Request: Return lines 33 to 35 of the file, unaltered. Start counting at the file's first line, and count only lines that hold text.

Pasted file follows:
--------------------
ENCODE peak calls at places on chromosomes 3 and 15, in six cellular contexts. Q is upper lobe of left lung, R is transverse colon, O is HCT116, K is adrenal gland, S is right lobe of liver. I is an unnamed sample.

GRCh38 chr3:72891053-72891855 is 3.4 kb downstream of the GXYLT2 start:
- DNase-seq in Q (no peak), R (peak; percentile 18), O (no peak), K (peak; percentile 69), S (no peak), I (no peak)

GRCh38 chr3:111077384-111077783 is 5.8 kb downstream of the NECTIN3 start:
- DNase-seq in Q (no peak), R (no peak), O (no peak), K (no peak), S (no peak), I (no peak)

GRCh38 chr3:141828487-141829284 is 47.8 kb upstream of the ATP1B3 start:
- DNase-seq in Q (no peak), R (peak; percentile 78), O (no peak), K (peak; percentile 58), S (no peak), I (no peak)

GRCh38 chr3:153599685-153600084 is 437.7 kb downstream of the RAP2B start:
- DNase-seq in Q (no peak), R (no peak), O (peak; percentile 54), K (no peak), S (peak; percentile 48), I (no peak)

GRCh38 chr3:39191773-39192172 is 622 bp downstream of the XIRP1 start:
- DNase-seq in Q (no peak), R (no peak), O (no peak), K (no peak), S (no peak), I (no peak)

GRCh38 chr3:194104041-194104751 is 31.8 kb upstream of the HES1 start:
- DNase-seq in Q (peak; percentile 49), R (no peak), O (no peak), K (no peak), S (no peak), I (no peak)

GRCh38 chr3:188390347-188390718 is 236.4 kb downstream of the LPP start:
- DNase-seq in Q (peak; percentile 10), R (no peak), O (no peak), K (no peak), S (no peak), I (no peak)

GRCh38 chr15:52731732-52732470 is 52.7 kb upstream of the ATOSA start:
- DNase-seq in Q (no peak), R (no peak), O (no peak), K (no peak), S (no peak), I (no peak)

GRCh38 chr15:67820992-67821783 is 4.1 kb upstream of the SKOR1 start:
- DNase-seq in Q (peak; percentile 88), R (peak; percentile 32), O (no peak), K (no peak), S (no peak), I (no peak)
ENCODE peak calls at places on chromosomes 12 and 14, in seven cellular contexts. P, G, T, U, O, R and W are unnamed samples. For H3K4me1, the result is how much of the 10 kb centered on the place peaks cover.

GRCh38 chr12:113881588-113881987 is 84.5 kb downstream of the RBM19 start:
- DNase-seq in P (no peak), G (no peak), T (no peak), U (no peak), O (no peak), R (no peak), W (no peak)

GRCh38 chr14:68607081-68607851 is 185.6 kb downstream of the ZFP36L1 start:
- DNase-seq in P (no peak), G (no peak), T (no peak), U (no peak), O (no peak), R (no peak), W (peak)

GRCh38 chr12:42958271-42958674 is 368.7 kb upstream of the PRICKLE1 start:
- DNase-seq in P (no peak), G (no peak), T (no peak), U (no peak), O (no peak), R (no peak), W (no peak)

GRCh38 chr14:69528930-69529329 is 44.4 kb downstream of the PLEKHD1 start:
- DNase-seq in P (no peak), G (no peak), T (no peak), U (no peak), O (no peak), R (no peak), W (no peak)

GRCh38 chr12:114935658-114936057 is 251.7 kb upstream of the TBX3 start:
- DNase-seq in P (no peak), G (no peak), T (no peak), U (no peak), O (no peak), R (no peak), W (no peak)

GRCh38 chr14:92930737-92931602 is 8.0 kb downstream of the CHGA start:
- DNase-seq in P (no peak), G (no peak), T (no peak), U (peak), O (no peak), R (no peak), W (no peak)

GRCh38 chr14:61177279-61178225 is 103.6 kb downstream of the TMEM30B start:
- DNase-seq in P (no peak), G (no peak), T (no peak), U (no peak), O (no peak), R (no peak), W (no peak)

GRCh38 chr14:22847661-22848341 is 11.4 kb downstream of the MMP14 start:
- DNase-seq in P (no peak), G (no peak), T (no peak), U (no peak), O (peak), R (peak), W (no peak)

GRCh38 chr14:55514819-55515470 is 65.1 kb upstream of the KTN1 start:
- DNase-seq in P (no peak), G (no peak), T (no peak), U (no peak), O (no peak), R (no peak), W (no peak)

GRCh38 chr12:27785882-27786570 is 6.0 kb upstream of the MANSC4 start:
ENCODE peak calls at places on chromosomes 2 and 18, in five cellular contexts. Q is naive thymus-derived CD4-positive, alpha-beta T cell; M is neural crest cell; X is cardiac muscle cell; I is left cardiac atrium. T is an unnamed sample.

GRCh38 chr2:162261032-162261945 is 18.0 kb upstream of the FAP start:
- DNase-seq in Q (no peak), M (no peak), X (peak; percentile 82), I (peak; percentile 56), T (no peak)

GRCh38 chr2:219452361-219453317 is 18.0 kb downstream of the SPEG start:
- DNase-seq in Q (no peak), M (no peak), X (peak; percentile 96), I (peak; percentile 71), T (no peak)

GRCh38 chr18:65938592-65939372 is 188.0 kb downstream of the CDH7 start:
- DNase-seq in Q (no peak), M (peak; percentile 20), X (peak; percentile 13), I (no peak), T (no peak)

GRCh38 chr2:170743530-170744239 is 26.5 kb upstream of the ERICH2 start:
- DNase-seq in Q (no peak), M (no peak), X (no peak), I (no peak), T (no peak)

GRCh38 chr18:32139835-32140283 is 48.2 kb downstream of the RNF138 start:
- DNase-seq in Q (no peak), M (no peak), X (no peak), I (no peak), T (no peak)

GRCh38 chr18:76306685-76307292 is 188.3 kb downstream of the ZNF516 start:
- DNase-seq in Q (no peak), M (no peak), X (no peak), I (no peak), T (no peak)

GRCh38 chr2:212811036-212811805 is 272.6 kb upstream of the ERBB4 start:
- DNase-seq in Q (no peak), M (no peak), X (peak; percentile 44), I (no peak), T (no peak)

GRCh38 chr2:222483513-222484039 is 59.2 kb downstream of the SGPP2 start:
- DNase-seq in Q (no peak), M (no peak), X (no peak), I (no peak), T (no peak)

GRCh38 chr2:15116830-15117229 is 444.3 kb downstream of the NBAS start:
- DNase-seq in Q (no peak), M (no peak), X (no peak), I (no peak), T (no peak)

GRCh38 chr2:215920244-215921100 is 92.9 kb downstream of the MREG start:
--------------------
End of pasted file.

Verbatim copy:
GRCh38 chr14:61177279-61178225 is 103.6 kb downstream of the TMEM30B start:
- DNase-seq in P (no peak), G (no peak), T (no peak), U (no peak), O (no peak), R (no peak), W (no peak)

GRCh38 chr14:22847661-22848341 is 11.4 kb downstream of the MMP14 start: